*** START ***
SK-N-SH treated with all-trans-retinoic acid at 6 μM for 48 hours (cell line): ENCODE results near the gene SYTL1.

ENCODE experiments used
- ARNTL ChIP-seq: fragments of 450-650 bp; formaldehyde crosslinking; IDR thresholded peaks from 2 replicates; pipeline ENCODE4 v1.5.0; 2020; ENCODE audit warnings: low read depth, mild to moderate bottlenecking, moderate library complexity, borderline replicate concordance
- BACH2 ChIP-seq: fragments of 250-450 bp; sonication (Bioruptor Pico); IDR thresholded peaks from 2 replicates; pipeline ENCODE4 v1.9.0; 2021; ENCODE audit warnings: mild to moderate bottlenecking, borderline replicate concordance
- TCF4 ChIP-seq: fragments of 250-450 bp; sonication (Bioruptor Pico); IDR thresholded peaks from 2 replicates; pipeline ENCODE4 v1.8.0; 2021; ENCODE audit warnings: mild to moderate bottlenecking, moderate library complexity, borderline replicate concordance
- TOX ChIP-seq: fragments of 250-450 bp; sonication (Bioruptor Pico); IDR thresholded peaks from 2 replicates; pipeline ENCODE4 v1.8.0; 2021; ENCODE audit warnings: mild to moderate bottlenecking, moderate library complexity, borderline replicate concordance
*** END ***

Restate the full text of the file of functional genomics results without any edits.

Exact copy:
SK-N-SH treated with all-trans-retinoic acid at 6 μM for 48 hours (cell line): ENCODE results near the gene SYTL1.

ENCODE experiments used
- ARNTL ChIP-seq: fragments of 450-650 bp; formaldehyde crosslinking; IDR thresholded peaks from 2 replicates; pipeline ENCODE4 v1.5.0; 2020; ENCODE audit warnings: low read depth, mild to moderate bottlenecking, moderate library complexity, borderline replicate concordance
- BACH2 ChIP-seq: fragments of 250-450 bp; sonication (Bioruptor Pico); IDR thresholded peaks from 2 replicates; pipeline ENCODE4 v1.9.0; 2021; ENCODE audit warnings: mild to moderate bottlenecking, borderline replicate concordance
- TCF4 ChIP-seq: fragments of 250-450 bp; sonication (Bioruptor Pico); IDR thresholded peaks from 2 replicates; pipeline ENCODE4 v1.8.0; 2021; ENCODE audit warnings: mild to moderate bottlenecking, moderate library complexity, borderline replicate concordance
- TOX ChIP-seq: fragments of 250-450 bp; sonication (Bioruptor Pico); IDR thresholded peaks from 2 replicates; pipeline ENCODE4 v1.8.0; 2021; ENCODE audit warnings: mild to moderate bottlenecking, moderate library complexity, borderline replicate concordance